Paleoclimatology is the study of past climates through the use of climate proxies, geologic or biologic records that preserve evidence of temperature or precipitation prior to those periods recorded by humans. Stalagmites, mineral deposits formed from dripwater on the floor of caves, are useful as paleoclimate proxies for two reasons. First, they can be precisely dated to ~500,000 years ago, and second, carbon and oxygen isotopes in stalagmites track a variety of climate signals. Oxygen values change due to where the precipitation comes from, how much it rains, air temperature, and the distance the atmospheric moisture traveled, while carbon reflects moisture and plant activity above the cave system.
This project involves a stalagmite reconstruction of climate change from Cape Range, Western Australia over portions of the past 500,000 years. A prominent source of uncertainty in Australian paleoclimate is the influence of the Northern Hemisphere (NH), particularly heating of the Asian landmass, on Australian monsoon rainfall. Stalagmites from China have shown that the Eastern Asian Summer Monsoon (EASM) reflects NH insolation, the amount of solar radiation that reaches earth’s surface, which allows for heating of landmasses. However, the role of NH insolation on Australian paleoclimate has remained poorly constrained because Australia has few high-resolution continental records spanning hundreds of thousands of years.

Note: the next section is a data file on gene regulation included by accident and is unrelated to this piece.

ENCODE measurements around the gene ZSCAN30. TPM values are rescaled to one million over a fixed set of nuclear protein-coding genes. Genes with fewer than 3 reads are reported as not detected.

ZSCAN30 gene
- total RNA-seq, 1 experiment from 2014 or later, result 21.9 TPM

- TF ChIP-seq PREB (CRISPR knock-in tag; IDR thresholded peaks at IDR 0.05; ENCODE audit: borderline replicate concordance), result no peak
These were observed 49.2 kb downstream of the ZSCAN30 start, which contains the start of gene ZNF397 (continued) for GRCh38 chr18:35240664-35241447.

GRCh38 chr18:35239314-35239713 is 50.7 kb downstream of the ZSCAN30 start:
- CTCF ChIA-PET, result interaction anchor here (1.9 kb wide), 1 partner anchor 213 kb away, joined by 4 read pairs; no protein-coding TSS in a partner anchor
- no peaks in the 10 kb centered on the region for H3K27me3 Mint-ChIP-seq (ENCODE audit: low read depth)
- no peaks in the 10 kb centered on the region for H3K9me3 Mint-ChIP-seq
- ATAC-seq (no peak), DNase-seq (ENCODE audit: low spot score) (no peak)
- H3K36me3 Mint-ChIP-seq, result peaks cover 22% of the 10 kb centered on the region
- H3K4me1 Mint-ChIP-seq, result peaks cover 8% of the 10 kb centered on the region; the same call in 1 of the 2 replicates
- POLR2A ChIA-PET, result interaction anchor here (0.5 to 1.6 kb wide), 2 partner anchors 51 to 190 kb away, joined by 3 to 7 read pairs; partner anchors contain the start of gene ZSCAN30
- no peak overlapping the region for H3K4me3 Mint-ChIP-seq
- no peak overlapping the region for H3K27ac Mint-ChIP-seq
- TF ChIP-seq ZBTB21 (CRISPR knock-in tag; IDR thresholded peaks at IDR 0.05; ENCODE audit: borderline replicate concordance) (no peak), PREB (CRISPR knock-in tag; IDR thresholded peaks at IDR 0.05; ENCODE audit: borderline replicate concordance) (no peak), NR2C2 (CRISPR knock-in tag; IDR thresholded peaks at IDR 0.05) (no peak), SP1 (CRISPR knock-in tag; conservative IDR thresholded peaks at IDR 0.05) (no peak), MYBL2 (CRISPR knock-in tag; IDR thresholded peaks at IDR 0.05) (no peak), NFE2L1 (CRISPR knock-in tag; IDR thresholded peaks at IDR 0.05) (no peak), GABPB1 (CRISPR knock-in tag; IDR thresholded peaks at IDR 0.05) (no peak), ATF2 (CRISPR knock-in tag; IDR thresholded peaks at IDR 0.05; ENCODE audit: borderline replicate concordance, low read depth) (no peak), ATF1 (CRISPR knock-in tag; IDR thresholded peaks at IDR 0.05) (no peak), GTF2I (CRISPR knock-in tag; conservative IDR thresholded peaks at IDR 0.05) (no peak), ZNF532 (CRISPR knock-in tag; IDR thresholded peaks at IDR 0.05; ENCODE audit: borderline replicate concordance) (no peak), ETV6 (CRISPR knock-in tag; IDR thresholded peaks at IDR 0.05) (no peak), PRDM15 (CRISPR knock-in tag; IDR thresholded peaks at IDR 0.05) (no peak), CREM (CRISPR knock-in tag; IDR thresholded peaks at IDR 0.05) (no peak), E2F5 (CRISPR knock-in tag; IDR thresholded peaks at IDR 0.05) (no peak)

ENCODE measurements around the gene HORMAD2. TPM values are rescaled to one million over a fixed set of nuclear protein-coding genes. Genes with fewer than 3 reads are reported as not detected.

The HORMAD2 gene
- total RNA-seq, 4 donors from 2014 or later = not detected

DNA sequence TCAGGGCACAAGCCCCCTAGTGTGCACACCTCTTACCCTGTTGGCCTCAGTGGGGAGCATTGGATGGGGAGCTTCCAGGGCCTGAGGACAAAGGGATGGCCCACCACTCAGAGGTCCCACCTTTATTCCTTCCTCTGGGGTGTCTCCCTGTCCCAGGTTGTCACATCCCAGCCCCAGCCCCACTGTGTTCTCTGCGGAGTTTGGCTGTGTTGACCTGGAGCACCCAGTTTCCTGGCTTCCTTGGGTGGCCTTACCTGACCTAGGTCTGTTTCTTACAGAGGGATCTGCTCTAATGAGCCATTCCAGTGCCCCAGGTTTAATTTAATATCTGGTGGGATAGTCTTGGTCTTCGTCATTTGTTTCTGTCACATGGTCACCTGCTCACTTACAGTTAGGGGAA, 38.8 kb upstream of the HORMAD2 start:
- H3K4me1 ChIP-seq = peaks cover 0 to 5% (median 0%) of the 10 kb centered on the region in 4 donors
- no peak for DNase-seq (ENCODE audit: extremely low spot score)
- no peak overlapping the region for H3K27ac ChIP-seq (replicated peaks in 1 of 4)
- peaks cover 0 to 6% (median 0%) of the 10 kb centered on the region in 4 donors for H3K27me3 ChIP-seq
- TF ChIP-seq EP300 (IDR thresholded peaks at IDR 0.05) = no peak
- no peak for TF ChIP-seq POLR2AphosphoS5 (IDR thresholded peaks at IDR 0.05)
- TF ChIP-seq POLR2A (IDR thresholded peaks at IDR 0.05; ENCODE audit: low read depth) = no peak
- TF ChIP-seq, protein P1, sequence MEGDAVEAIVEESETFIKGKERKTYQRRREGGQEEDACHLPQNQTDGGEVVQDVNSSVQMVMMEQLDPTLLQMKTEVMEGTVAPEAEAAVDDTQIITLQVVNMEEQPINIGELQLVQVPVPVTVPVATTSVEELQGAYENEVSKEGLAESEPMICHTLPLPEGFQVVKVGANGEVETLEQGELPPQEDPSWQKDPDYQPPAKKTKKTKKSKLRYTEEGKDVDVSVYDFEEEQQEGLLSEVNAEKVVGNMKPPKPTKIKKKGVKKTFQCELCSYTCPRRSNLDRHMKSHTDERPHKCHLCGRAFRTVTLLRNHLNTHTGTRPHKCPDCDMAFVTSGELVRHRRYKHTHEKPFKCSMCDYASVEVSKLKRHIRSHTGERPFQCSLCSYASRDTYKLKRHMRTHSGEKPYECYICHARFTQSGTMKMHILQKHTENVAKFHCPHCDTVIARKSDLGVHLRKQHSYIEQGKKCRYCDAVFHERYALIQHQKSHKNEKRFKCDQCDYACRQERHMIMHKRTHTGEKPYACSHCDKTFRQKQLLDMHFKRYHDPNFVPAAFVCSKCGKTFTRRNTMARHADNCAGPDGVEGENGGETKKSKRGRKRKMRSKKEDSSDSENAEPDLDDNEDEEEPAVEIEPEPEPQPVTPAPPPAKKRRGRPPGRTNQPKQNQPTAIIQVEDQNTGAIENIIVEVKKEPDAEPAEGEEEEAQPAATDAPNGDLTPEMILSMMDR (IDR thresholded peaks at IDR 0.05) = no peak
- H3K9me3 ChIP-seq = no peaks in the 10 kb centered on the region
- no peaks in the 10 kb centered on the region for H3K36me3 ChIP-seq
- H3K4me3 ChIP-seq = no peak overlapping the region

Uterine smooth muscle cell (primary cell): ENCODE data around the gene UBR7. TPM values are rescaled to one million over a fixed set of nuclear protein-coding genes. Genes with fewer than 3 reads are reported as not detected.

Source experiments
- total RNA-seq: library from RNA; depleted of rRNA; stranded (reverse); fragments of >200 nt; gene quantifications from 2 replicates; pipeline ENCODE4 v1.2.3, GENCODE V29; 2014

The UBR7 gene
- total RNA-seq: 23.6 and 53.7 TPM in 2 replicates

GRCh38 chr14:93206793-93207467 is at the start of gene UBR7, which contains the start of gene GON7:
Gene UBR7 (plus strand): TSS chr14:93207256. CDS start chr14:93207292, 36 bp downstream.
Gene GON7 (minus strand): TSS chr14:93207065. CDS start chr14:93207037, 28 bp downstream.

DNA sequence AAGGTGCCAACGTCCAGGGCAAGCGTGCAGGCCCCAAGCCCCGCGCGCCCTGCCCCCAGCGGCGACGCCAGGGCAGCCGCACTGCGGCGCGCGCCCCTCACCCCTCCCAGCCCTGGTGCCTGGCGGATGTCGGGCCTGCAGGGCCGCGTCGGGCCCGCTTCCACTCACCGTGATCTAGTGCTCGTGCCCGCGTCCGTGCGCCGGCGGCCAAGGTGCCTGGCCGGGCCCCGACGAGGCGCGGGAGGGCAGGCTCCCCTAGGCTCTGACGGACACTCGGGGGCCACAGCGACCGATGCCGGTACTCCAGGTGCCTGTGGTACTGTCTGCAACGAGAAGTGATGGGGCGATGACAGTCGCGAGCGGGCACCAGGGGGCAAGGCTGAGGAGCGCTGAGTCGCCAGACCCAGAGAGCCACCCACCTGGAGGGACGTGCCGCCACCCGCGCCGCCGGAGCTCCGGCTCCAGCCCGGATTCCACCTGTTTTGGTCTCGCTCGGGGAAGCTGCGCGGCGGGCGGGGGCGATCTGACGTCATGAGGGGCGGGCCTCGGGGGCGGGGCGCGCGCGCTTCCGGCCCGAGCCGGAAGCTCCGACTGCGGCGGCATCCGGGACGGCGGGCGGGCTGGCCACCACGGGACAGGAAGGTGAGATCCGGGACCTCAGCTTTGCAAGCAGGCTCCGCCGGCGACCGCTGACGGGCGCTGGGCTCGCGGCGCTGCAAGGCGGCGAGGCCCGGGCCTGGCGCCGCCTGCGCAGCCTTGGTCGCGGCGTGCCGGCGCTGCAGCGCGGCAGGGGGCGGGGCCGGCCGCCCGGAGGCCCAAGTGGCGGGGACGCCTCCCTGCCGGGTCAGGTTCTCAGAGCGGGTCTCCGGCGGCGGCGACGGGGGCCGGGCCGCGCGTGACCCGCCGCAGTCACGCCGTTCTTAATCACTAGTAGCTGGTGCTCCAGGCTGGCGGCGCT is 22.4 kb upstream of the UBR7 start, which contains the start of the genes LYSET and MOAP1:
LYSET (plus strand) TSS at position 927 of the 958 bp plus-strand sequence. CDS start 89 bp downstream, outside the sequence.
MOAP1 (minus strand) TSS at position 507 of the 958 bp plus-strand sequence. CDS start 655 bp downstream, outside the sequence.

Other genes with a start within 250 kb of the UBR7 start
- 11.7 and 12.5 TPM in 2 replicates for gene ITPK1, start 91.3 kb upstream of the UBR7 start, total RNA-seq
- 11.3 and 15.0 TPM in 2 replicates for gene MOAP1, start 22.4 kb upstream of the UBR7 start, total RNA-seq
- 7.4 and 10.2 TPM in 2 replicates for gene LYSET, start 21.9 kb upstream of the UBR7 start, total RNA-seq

Cape Range is well-situated for recording changes in Australian hydroclimate. This region marks the boundary between monsoon rainfall coming from the tropics and middle-latitude rainfall from the south. We find similarities between monsoon trends recorded by stalagmites from China and stable isotopic trends in stalagmites from Cape Range. Both oxygen and carbon isotopes in Cape Range stalagmites suggest that elevated rainfall occurred during times with a stronger EASM. These times of stronger EASM are marked with more positive oxygen values and more negative carbon values. The dates of these observed peaks are roughly 470,000; 270,000; 100,000; and 10,000 years ago. There are still unanswered questions as to why we see these peaks.
James Garrett, ’17